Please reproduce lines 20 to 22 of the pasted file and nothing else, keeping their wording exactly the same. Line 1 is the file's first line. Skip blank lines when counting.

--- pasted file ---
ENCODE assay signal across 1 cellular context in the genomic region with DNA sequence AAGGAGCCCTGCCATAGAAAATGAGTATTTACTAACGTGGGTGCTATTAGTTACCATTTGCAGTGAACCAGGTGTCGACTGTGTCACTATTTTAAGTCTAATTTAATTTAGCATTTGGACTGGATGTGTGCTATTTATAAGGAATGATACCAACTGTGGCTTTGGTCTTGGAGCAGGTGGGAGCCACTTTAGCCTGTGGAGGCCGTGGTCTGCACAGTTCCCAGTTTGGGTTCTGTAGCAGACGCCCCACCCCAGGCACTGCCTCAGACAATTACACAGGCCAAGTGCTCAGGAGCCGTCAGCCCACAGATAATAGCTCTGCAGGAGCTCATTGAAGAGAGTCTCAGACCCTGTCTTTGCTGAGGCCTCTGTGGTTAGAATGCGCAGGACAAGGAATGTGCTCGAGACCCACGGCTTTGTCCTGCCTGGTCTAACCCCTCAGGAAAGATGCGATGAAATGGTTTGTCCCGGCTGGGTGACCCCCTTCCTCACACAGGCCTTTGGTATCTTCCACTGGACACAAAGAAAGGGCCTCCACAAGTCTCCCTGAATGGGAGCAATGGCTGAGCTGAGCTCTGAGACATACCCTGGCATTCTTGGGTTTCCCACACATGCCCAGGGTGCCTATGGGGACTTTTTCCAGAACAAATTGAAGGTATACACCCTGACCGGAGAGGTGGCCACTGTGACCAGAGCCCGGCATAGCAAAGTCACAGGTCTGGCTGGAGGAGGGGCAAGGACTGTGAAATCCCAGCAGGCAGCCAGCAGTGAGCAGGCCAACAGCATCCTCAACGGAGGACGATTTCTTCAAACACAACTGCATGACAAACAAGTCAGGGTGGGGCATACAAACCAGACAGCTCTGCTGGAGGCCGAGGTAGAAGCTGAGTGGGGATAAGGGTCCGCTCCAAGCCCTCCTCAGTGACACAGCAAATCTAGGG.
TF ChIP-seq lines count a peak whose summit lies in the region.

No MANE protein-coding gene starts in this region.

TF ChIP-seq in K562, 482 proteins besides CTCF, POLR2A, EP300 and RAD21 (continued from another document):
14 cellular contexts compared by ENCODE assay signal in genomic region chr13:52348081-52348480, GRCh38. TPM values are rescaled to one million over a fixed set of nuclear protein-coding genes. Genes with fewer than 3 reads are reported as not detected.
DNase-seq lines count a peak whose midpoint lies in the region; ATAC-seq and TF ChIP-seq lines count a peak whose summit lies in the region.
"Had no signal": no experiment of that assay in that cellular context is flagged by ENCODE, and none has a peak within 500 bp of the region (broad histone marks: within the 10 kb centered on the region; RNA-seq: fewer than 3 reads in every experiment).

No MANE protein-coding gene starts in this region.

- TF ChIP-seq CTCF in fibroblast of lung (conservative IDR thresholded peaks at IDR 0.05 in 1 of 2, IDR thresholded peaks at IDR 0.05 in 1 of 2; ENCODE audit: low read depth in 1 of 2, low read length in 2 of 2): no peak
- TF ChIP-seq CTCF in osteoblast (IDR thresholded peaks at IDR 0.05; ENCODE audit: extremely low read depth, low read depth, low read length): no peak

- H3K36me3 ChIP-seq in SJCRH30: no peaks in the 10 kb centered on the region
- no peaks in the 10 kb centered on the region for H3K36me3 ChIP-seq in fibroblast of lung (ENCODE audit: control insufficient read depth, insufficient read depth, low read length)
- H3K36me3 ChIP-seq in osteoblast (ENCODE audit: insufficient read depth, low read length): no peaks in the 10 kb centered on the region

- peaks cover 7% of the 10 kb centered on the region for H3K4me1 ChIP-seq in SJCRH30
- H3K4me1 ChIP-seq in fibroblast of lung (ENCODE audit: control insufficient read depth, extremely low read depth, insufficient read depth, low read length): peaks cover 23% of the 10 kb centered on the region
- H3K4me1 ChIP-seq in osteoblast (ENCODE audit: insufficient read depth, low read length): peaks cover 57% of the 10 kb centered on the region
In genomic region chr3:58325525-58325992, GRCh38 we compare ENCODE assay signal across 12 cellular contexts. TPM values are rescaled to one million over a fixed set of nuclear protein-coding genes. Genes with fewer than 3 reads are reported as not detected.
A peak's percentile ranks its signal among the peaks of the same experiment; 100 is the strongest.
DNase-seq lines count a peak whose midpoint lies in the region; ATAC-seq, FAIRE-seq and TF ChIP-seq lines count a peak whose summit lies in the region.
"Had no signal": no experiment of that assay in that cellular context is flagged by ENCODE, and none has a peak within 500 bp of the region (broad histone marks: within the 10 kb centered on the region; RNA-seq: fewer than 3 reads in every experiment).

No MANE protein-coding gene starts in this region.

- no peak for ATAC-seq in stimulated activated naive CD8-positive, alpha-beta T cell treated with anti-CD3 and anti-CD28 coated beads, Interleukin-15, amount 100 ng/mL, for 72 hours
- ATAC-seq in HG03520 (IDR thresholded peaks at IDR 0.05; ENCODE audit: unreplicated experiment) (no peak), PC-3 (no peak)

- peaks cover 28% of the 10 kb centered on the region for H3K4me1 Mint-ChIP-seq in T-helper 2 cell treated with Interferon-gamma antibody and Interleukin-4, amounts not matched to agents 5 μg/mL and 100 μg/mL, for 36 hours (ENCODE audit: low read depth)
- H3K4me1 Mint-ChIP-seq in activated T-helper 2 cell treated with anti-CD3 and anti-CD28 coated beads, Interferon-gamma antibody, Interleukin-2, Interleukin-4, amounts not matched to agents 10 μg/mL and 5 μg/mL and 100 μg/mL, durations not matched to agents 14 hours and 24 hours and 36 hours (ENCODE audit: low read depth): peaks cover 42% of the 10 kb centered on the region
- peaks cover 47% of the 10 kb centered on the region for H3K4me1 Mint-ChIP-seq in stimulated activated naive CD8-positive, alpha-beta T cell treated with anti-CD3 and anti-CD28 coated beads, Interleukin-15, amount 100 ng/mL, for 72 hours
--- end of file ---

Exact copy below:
"Had no signal": no experiment of that assay in that cellular context is flagged by ENCODE, and none has a peak within 500 bp of the region (broad histone marks: within the 10 kb centered on the region; RNA-seq: fewer than 3 reads in every experiment).

No MANE protein-coding gene starts in this region.

- no peak for ATAC-seq in stimulated activated naive CD8-positive, alpha-beta T cell treated with anti-CD3 and anti-CD28 coated beads, Interleukin-15, amount 100 ng/mL, for 72 hours